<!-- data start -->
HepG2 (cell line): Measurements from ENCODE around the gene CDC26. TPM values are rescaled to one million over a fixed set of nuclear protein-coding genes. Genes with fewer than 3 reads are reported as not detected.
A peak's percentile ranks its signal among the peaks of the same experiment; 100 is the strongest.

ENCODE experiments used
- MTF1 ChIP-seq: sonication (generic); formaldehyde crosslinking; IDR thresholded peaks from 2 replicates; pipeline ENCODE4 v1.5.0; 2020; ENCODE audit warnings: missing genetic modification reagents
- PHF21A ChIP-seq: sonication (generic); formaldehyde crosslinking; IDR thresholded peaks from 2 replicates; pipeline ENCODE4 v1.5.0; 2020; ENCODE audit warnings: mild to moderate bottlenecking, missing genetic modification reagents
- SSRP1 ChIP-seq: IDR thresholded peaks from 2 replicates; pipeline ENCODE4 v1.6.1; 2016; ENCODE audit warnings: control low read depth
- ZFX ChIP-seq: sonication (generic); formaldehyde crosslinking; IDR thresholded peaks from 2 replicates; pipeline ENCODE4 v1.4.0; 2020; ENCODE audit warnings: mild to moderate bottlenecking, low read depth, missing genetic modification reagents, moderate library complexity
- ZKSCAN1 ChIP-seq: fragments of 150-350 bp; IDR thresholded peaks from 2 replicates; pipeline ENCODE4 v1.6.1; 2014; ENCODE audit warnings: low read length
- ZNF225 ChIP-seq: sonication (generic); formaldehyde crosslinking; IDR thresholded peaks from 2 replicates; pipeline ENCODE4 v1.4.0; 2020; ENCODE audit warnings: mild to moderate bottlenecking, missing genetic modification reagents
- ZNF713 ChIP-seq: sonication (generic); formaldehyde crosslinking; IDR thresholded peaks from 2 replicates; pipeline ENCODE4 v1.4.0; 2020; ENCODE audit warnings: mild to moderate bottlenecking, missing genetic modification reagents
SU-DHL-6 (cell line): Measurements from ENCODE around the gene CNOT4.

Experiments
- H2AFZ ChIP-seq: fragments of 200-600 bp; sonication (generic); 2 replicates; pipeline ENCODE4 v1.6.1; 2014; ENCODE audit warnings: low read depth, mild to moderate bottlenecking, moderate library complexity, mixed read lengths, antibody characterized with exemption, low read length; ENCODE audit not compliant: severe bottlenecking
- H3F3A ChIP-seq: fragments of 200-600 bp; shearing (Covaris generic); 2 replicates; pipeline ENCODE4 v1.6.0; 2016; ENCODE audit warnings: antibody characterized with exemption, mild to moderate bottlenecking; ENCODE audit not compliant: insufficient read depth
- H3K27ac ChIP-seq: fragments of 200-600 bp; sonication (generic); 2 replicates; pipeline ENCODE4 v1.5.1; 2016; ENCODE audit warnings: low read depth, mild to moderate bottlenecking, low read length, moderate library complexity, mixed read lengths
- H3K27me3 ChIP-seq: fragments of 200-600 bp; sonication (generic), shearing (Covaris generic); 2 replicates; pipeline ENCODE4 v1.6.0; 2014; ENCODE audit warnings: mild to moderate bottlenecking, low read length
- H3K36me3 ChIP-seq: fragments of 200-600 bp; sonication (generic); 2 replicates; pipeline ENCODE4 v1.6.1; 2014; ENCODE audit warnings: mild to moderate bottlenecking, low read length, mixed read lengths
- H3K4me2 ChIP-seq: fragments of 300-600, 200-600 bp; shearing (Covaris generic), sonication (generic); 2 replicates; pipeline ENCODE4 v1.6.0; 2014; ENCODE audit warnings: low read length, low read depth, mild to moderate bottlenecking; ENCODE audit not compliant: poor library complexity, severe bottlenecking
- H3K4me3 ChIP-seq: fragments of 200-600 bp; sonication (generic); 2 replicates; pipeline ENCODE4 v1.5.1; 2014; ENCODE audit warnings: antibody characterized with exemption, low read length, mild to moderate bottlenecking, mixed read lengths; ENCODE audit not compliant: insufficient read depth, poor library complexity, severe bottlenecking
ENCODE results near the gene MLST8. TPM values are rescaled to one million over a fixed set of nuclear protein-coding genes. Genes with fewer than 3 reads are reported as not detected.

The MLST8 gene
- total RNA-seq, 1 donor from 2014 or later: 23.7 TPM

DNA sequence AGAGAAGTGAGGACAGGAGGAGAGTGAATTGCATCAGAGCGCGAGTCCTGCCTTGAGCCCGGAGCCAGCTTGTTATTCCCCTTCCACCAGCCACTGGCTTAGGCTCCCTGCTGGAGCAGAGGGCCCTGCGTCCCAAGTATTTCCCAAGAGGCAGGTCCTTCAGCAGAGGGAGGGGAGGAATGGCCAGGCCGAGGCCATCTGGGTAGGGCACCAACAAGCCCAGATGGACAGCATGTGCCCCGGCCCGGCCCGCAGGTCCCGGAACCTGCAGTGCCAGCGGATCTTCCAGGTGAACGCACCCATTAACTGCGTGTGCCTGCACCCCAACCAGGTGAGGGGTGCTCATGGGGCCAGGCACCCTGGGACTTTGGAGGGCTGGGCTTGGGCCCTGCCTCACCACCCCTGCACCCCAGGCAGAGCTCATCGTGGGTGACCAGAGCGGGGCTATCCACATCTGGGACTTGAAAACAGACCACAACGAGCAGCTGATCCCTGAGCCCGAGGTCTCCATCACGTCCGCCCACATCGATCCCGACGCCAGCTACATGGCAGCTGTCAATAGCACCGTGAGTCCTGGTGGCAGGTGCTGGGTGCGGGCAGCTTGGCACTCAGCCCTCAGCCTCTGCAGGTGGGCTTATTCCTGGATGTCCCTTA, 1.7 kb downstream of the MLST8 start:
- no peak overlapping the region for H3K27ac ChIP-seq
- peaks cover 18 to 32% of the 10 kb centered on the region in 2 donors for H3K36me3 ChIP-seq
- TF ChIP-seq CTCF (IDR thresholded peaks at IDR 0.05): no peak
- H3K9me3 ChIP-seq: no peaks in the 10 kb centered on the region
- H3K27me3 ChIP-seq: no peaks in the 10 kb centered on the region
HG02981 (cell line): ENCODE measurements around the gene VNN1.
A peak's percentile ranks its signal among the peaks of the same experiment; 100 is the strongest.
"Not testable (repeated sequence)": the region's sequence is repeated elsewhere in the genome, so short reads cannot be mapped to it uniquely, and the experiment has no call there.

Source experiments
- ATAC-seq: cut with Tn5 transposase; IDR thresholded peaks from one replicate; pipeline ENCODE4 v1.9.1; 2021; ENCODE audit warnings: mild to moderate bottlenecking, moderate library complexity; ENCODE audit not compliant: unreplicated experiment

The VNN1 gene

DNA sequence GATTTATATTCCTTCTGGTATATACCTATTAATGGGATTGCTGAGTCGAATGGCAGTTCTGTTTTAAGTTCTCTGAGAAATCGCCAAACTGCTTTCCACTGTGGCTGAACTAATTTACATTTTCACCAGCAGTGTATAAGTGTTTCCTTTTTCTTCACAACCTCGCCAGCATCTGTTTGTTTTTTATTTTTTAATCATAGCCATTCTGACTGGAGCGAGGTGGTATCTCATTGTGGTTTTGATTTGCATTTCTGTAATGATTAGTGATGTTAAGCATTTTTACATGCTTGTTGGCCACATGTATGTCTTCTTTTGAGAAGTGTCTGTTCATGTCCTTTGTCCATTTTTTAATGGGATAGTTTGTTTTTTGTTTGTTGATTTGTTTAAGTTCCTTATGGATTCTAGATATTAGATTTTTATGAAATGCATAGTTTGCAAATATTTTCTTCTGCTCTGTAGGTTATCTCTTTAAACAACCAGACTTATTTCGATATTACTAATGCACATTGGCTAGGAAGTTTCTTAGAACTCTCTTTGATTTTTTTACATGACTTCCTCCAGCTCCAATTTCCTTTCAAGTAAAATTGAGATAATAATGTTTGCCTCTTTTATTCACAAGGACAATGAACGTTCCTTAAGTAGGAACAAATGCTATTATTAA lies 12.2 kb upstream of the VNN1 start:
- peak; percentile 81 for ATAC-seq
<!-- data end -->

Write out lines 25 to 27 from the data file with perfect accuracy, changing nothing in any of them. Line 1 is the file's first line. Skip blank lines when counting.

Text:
- peaks cover 18 to 32% of the 10 kb centered on the region in 2 donors for H3K36me3 ChIP-seq
- TF ChIP-seq CTCF (IDR thresholded peaks at IDR 0.05): no peak
- H3K9me3 ChIP-seq: no peaks in the 10 kb centered on the region